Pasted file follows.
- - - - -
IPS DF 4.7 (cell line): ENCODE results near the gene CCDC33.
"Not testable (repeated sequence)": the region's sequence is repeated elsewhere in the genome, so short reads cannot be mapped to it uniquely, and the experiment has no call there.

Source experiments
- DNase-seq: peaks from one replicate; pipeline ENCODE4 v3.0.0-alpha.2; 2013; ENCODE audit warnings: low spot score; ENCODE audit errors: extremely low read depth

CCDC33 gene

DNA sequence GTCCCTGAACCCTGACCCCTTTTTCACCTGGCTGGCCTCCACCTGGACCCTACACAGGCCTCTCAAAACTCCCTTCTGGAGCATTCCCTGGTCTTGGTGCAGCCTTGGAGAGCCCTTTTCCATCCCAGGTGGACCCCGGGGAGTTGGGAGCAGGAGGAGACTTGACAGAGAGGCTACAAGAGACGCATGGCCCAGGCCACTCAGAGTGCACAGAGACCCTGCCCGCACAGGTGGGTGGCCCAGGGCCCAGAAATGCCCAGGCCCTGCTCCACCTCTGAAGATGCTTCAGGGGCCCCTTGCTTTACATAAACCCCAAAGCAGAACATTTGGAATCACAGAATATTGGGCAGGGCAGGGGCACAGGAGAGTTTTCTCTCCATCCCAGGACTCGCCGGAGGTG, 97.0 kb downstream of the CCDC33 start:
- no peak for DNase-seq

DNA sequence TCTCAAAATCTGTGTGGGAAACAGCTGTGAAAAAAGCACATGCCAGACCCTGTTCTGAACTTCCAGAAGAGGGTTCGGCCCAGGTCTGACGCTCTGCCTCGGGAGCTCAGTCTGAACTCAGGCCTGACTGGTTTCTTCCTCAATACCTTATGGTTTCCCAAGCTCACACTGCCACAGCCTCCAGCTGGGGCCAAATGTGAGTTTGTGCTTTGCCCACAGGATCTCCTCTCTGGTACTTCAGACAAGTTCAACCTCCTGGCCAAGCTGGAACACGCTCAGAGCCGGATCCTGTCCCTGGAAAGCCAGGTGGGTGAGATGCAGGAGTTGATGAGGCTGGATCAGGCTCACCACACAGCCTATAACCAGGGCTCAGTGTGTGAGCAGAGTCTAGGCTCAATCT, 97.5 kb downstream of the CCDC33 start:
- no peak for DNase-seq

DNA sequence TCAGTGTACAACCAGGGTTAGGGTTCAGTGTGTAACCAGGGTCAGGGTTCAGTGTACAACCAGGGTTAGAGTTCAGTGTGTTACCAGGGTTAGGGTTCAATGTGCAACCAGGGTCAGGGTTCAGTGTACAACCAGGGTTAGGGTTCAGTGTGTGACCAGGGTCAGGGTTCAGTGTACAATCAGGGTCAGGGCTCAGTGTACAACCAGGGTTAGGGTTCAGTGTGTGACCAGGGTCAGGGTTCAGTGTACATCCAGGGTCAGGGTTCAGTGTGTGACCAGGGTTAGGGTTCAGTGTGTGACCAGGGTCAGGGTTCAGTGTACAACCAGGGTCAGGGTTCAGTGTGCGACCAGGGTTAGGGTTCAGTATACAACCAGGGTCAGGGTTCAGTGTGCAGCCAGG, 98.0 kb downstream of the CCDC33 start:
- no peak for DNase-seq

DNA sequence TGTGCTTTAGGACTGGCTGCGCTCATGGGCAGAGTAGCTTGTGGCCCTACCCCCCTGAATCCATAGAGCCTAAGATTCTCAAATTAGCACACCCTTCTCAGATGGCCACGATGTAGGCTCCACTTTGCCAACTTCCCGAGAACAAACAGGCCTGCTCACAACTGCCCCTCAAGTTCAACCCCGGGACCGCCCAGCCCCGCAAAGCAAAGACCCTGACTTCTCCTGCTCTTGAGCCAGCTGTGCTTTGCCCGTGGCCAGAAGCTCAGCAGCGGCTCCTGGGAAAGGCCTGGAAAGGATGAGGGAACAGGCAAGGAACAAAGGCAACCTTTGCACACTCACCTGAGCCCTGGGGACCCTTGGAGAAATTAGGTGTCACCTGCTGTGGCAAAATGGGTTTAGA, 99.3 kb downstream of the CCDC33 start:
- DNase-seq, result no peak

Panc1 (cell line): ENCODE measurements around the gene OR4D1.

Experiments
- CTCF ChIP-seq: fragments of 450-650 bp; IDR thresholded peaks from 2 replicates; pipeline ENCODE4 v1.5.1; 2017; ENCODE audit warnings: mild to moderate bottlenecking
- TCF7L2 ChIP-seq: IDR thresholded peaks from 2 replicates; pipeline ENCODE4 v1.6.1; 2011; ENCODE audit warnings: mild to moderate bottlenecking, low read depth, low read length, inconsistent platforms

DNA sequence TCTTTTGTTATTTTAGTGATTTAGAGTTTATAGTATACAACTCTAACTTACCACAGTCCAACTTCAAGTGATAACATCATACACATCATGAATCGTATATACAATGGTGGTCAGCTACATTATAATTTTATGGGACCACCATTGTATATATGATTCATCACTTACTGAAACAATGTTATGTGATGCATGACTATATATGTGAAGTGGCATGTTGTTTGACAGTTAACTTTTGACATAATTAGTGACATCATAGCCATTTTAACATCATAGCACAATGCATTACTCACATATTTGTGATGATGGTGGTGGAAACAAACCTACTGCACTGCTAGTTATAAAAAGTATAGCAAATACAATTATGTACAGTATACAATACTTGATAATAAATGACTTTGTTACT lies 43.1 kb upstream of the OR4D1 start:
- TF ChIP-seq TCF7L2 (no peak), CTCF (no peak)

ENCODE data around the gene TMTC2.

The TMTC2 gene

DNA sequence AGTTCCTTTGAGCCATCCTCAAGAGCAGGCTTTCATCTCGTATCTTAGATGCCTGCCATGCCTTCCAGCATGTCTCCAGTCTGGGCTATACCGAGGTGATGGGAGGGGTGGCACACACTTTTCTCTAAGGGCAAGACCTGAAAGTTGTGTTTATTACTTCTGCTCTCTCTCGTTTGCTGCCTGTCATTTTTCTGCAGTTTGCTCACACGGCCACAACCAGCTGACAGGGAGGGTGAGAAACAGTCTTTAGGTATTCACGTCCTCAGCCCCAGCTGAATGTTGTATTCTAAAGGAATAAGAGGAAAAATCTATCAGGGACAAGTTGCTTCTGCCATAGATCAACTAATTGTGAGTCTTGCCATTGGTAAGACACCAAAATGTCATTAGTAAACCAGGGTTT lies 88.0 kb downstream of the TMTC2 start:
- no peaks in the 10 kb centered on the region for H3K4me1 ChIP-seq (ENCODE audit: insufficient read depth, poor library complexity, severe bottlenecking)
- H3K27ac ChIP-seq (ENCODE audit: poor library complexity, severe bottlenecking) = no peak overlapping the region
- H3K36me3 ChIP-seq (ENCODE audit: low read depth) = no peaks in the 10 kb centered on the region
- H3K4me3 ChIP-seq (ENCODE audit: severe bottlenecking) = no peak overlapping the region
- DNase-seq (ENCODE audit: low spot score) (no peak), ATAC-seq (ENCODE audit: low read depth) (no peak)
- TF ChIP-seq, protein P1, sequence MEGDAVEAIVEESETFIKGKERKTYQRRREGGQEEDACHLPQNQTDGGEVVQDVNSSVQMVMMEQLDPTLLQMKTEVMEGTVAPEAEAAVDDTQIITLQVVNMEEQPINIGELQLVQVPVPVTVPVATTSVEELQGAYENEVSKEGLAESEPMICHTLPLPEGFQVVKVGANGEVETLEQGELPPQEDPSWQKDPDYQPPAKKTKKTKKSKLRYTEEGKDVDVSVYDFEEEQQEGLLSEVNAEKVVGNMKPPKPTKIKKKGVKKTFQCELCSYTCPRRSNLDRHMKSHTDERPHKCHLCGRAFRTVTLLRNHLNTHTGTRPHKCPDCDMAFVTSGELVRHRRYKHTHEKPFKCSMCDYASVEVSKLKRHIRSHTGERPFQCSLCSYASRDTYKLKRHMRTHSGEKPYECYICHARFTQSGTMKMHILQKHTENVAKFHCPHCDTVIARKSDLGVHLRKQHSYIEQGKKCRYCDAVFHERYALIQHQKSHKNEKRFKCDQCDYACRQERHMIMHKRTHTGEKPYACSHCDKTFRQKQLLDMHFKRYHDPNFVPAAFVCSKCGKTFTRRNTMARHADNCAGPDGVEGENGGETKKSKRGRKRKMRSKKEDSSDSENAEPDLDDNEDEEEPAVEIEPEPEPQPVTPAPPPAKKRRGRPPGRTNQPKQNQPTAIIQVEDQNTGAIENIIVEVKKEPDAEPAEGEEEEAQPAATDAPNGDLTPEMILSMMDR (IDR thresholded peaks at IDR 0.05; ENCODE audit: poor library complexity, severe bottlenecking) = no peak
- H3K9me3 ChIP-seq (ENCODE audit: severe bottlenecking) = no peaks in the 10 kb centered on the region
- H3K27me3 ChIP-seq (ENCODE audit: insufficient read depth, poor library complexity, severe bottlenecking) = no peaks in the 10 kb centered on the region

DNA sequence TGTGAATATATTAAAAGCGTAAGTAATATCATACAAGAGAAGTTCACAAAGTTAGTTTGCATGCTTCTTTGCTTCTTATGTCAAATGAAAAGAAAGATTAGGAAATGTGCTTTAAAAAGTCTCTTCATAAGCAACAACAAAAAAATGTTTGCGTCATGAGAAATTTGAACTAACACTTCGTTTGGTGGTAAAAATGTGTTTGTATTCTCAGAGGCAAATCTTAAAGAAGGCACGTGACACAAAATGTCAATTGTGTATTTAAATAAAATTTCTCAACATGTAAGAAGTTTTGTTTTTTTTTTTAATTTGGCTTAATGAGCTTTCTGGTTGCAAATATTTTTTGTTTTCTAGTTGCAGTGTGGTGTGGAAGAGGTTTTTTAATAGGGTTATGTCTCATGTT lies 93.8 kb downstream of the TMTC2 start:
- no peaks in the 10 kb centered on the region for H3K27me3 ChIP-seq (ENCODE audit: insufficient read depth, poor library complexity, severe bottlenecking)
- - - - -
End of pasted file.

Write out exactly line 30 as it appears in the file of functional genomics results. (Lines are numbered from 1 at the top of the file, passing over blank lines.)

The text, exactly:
- H3K27me3 ChIP-seq (ENCODE audit: insufficient read depth, poor library complexity, severe bottlenecking) = no peaks in the 10 kb centered on the region